(Adds comment from U.S. consulting firms)
May 25 China has told its state-owned
enterprises to sever links with American consulting firms just
days after the United States charged five Chinese military
officers with hacking U.S. companies, the Financial Times
reported on Sunday.
China's action, which targets companies like McKinsey &
Company and The Boston Consulting Group (BCG), stems from fears
the firms are providing trade secrets to the U.S. government,
the FT reported, citing unnamed sources close to senior Chinese
"We haven't received any notification of this kind," said
Margaret Kashmir, a spokeswoman for Strategy& - formerly Booz &
Company - in an email, adding that serving clients in China and
globally continues to be the company's main priority.
"We are unaware of any government mandates," added Bain &
Company spokeswoman Cheryl Krauss.
A McKinsey spokeswoman did not return a call seeking
comment. A spokeswoman for BCG was not immediately able to
The companies have large operations in China, the FT
reported. McKinsey, BCG and Strategy& all have Chinese state
enterprises as clients, the newspaper said.
China warned this week it would retaliate if Washington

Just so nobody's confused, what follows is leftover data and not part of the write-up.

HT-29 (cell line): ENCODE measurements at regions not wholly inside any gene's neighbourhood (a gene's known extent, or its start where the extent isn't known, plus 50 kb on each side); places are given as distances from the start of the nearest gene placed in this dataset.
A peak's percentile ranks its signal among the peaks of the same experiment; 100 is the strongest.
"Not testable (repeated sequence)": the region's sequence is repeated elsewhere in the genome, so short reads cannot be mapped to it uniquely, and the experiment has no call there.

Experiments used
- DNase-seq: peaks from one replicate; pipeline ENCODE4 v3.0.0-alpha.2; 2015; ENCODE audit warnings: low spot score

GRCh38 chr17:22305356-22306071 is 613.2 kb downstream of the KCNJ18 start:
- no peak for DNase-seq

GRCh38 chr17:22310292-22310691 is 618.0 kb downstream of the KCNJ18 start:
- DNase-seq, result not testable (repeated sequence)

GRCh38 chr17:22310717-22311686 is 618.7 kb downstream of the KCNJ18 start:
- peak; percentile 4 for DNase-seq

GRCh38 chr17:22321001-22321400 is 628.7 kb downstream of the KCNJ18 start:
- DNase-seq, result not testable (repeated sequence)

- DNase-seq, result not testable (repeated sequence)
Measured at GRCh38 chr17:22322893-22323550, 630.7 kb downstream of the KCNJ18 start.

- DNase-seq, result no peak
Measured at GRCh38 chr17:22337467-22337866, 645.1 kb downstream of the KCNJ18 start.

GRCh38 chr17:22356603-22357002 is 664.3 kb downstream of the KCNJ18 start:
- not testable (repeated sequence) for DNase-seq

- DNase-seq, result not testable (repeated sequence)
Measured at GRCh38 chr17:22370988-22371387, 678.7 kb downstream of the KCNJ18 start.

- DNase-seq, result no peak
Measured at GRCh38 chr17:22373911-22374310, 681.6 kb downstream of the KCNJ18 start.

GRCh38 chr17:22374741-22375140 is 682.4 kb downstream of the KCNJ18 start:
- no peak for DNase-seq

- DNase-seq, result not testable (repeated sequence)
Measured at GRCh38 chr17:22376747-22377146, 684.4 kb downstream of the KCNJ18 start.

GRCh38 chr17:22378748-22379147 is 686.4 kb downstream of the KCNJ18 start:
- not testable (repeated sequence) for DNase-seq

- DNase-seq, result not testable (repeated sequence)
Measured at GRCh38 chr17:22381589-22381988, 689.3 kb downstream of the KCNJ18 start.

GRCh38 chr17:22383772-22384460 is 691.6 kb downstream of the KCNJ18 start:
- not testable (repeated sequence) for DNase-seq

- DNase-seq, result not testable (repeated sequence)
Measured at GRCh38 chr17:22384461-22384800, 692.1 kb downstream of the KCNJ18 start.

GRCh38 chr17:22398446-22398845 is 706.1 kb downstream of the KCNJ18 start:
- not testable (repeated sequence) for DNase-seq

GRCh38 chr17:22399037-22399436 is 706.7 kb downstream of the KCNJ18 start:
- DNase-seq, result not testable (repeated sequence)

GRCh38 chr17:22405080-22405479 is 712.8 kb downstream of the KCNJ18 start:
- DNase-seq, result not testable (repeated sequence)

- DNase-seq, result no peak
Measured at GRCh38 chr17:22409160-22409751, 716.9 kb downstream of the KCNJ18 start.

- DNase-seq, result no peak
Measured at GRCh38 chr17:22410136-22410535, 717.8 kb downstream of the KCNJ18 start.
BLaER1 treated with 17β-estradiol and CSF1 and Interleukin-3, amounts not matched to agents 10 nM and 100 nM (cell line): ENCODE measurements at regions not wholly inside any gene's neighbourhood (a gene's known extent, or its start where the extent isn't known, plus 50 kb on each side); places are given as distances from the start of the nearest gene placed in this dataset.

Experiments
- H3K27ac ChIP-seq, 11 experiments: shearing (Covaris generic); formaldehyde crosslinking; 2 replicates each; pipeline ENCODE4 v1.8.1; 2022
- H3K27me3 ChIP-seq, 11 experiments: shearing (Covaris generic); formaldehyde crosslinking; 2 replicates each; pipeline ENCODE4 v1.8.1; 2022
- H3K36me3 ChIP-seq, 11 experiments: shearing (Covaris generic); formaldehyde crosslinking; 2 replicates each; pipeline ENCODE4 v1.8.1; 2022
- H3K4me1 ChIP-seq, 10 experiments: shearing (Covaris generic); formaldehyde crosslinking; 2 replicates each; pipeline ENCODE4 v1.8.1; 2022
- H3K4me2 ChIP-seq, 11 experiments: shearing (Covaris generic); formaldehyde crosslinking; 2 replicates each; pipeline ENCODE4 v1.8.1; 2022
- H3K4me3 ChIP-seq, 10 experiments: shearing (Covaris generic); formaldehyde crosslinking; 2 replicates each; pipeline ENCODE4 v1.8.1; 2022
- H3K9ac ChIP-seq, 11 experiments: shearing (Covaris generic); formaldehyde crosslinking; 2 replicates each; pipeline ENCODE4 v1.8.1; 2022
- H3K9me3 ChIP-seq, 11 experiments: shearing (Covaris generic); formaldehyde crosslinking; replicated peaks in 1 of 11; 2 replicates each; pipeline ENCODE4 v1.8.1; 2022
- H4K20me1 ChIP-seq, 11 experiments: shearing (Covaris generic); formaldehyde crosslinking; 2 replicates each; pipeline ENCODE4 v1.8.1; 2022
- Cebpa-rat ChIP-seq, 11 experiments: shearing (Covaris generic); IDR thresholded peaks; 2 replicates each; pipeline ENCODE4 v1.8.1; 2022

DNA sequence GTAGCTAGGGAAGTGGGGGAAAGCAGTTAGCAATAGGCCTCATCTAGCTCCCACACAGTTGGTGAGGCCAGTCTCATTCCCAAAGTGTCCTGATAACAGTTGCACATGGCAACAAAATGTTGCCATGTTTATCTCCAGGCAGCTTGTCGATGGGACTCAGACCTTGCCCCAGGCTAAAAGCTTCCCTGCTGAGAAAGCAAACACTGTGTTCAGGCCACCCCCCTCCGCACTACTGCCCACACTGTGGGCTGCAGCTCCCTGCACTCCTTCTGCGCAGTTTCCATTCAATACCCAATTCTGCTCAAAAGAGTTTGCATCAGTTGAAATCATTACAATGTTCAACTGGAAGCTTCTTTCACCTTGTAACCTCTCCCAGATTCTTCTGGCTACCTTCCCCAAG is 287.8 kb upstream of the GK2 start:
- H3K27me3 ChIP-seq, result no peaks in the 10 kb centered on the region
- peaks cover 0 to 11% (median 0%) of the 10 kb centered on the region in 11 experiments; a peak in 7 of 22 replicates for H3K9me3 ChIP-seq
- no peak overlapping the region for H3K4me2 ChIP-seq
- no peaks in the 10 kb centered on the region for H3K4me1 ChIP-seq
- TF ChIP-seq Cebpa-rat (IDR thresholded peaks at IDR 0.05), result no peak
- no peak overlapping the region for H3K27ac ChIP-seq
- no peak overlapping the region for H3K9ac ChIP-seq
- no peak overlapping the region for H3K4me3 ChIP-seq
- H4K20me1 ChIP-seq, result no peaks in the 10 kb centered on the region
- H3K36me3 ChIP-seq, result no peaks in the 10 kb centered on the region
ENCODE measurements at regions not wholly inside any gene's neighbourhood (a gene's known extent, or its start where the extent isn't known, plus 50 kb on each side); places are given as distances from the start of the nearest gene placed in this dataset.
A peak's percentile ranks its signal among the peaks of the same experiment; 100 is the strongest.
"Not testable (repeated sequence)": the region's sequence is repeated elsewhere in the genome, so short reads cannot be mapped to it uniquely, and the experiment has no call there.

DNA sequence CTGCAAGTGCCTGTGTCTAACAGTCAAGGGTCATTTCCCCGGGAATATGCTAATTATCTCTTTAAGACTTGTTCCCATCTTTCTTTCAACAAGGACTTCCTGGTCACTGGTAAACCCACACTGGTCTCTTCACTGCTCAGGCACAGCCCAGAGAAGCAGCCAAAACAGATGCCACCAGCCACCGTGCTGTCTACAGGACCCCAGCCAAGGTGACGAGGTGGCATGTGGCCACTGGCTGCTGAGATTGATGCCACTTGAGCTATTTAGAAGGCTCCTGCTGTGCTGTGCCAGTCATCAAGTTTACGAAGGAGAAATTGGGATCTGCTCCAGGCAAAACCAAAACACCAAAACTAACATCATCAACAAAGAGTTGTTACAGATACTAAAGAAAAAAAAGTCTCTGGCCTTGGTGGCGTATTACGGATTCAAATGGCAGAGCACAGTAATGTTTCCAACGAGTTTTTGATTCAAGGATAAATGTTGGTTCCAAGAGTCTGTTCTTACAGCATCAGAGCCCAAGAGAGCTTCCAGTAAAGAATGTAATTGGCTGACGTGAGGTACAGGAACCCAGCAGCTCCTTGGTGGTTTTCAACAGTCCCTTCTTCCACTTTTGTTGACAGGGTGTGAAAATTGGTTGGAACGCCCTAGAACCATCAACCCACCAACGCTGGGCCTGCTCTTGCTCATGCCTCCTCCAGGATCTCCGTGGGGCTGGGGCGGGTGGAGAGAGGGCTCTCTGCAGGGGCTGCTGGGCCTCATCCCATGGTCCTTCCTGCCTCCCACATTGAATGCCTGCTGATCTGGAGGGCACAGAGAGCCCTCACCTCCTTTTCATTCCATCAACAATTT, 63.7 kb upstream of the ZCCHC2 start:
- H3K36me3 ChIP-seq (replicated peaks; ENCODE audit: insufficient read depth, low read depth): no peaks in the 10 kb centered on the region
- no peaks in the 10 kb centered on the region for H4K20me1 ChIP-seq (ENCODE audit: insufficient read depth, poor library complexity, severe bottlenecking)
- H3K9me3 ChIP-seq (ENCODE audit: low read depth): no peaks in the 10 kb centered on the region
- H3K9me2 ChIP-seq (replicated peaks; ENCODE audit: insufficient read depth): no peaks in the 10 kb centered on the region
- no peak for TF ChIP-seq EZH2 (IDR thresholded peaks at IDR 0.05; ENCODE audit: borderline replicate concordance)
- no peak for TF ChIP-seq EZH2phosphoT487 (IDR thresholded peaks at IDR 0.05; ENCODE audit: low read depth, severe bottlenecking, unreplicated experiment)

pressed ahead with allegations that the Chinese officers hacked
into U.S. nuclear, metal and solar companies, including Alcoa
Inc, Allegheny Technologies Inc, United States
Steel Corp, Toshiba Corp unit Westinghouse
Electric Co, the U.S. subsidiaries of SolarWorld AG
and a steelworkers' union.
Officials in Washington have argued for years that cyber
espionage is a top national security concern.
The May 19 indictment was the first criminal hacking charge
the United States has filed against specific foreign officials.
It follows a steady increase in public criticism and private
confrontation, including at a summit last year between U.S.
President Barack Obama and Chinese President Xi Jinping.
In the wake of the charges, Chinese media labeled the U.S.
government a "high-level hooligan," while officials in Beijing
accused Washington of "double standards" on issues of cyber
China also said it would investigate providers of IT
products and services to guard "national security," and
"economic and social development." It also banned new central
government computers from using Windows 8, Microsoft Corp's
latest operating system.
(Reporting by Hilary Russ in New York; editing by Paul Simao
and G Crosse)